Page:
Maggie Klokkenga, CPA, CFP®, answers your tax questions.
You asked, we answered! Due to the amazing response of tax questions that we received ahead of the podcast with Maggie Klokkenga, CPA, CFP®, we knew that we couldn’t answer them all in Mailbag. Instead, we asked Maggie to answer your questions. We have split them up by topic. So, without further ado, Maggie answers your tax filing questions.
What are the tax implications of selling a house that I inherited from my husband in 2017? He had bought it before we were married. I built a new house and moved in October 2018 and closed on the previous house seven days later. I kept receipts for everything.
My condolences to you. If this was the home that you lived in with him for the last two out of five years, you can exclude gain on the sale of that home if the gain was less than $500,000. If your deceased husband filed an estate tax return, the value of the home was listed on the tax return. You can use that value as your cost basis to determine the gain.
Other than retirement plans and HSAs, what are other ways to reduce taxable income?
If you have a side hustle and are filing a Schedule C, determine if there are other expenses that you can claim, such as tax preparation fees or membership dues.
Clump and lump your deductions (see previous answer), particularly in years that you are expecting higher income.
I got married in 2018, but my husband isn’t squared away (tax-wise) for 2017. In what cases is it better for a married couple to file separately?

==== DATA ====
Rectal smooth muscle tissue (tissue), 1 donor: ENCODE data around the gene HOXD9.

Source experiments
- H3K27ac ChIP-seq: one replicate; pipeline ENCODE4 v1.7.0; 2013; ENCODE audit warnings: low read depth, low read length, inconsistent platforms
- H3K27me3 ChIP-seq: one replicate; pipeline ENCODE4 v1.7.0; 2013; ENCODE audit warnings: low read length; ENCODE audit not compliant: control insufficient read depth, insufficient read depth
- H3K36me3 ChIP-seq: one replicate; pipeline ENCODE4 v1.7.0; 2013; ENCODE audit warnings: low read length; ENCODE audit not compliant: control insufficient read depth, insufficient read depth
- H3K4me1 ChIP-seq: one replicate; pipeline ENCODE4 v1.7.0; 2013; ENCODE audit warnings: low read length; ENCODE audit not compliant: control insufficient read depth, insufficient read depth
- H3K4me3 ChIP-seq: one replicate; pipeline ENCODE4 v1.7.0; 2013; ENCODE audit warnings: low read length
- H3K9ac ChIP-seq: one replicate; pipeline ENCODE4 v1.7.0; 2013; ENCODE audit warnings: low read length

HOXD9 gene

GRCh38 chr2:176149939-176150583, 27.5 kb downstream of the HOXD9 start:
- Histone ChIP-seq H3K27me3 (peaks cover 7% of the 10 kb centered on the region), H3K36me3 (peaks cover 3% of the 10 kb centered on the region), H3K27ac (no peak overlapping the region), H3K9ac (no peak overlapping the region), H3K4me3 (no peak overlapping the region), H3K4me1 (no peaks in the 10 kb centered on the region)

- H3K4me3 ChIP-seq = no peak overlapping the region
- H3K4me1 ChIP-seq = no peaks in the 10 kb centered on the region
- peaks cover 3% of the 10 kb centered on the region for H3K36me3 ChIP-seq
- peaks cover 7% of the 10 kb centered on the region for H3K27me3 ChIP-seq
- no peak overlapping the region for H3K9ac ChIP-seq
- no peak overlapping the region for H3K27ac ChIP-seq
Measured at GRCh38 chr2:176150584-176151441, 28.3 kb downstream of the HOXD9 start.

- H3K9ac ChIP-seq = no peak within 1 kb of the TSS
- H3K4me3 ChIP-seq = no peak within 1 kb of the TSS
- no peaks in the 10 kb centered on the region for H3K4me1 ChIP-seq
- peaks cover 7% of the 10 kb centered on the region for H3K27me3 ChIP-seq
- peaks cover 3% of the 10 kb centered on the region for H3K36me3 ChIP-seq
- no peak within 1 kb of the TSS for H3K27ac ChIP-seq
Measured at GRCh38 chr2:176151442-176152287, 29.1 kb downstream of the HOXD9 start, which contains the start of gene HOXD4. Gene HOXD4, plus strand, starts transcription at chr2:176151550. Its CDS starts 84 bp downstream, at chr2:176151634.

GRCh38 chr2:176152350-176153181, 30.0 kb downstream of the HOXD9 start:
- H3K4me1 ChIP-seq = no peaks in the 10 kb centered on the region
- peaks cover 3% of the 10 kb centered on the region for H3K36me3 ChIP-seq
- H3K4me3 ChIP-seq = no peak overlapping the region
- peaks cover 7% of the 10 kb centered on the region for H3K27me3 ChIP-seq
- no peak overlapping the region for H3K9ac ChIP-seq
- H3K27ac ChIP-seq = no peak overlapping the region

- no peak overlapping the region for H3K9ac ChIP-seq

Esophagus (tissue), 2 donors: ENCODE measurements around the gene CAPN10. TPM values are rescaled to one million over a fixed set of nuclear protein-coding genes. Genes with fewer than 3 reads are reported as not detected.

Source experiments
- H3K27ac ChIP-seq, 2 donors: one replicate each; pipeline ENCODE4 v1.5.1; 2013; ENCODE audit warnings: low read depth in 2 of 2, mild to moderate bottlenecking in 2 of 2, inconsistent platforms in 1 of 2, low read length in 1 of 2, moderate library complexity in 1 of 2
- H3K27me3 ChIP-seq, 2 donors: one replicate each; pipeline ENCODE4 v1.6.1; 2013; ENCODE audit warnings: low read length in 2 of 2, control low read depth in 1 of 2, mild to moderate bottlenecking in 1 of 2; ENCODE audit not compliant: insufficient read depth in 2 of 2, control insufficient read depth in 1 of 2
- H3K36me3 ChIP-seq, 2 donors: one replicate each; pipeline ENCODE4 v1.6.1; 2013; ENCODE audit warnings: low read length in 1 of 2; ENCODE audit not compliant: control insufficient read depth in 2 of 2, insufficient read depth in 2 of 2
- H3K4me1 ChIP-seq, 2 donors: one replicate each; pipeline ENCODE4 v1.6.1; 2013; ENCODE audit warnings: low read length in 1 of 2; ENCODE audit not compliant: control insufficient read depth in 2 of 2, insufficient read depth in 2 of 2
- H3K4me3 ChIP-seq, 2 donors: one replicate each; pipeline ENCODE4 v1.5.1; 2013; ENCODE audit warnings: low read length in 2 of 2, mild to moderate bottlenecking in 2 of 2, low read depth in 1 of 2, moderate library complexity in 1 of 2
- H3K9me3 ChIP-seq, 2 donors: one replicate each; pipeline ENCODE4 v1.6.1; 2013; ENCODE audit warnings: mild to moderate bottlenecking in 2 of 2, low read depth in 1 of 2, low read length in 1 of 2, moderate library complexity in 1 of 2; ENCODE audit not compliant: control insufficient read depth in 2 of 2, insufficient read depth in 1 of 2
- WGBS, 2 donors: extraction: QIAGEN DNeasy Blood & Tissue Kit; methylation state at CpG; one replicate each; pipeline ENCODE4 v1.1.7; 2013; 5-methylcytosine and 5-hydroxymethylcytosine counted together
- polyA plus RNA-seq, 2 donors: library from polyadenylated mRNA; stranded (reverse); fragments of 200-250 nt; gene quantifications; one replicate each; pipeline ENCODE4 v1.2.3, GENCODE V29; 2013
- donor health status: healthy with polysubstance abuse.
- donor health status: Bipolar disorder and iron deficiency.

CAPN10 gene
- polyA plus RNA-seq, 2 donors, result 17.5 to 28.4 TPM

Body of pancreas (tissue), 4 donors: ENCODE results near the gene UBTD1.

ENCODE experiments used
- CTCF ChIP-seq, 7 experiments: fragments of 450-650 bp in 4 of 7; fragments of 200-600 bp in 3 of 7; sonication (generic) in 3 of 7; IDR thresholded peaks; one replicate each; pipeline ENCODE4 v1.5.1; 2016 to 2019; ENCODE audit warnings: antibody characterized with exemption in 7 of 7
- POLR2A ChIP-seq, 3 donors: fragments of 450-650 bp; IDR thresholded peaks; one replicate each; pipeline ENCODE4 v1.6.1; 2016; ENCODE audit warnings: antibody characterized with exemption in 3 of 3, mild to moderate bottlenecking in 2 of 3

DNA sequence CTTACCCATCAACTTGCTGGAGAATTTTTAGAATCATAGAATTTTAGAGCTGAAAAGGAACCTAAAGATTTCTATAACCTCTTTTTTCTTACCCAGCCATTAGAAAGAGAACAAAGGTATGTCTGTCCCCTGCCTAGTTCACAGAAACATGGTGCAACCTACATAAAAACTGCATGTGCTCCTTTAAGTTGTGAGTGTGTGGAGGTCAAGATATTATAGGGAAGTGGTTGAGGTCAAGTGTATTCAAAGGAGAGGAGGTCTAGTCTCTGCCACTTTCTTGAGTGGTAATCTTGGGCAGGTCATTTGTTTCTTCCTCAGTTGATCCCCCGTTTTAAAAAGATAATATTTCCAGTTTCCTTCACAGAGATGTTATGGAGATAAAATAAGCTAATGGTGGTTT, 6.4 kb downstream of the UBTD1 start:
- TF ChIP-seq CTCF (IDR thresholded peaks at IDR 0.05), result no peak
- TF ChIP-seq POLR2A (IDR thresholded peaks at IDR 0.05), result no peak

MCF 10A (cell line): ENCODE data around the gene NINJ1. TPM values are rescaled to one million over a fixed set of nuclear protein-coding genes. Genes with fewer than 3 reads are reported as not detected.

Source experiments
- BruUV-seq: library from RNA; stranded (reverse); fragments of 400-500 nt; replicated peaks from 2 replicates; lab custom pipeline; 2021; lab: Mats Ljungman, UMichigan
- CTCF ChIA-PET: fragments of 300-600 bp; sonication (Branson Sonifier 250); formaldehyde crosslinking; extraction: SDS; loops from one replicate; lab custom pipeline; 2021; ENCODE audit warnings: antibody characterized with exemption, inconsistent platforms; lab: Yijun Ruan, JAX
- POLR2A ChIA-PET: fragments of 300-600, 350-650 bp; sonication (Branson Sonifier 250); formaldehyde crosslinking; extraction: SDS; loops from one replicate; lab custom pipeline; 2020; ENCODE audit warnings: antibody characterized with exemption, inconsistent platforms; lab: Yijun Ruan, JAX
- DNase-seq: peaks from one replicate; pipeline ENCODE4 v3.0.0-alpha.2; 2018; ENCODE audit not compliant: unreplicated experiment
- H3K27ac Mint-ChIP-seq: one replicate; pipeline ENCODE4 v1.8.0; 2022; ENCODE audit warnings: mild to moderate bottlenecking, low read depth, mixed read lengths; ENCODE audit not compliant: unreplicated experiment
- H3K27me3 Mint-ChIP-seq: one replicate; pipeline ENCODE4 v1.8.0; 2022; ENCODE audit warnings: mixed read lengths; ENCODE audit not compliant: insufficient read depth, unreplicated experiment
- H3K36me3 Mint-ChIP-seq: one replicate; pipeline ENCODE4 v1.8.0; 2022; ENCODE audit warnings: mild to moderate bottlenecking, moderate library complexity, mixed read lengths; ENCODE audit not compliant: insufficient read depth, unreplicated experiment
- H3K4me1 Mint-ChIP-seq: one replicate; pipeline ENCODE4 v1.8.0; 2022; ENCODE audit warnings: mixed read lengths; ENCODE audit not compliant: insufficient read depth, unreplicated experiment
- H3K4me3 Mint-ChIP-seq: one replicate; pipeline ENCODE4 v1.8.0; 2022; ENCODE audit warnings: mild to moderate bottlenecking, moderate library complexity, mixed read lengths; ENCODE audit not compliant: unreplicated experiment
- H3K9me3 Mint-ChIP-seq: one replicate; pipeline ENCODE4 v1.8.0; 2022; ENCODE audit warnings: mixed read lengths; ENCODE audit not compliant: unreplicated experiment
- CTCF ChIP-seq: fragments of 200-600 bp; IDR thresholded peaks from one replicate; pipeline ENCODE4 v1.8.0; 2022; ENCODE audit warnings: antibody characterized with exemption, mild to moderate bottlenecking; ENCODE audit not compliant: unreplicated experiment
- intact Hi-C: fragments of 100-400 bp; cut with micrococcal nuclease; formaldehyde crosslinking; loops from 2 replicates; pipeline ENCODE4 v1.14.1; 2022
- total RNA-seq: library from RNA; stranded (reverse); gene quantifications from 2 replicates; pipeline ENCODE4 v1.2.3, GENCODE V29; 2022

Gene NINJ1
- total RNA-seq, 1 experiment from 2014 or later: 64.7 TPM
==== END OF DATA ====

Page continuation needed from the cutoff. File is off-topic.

Well, in this case, for one. Let’s list a couple.
- When you choose to file as married filing separately, you are only responsible for your own tax liability, not your husband’s. This might be a good idea until he gets his taxes filed and paid.
- If you have significant itemized deductions, and your adjusted gross income (AGI) is low enough to be able to claim them (for example, medical expenses). But, if you added in your spouse’s AGI, then you wouldn’t be able to claim those medical expenses. Note though: If you decide to file separately and itemize, then your spouse is required to as well, even if his itemized deductions are less than the standard deduction.
- We’ve talked in the HerMoney private Facebook group that married filing separately can help to lower income-driven student loan payments. While this is true for most IDR plans, the Revised Pay As You Earn (REPAYE) takes into account both you and your spouse’s income even if you file separately.
Are there any tax shelters for people who are legally blind?
There is an additional standard deduction of $1,600 that can be taken by taxpayers who are legally blind. For example, a single blind taxpayer takes the standard deduction on her 2018 tax return. Her standard deduction is $13,600 ($12,000 standard deduction plus $1,600 additional).
Is Social Security income taxable for one person who received $11,400 with no other income?
No, it is not. Social Security income does not begin to be taxed until you have more than $25,000 of what the IRS calls “provisional income.” Provisional income consists of your gross income plus any tax-exempt interest plus one-half of your Social Security income.
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Or have a question related to the new tax law or standard deduction? See Maggie’s previous Q&A.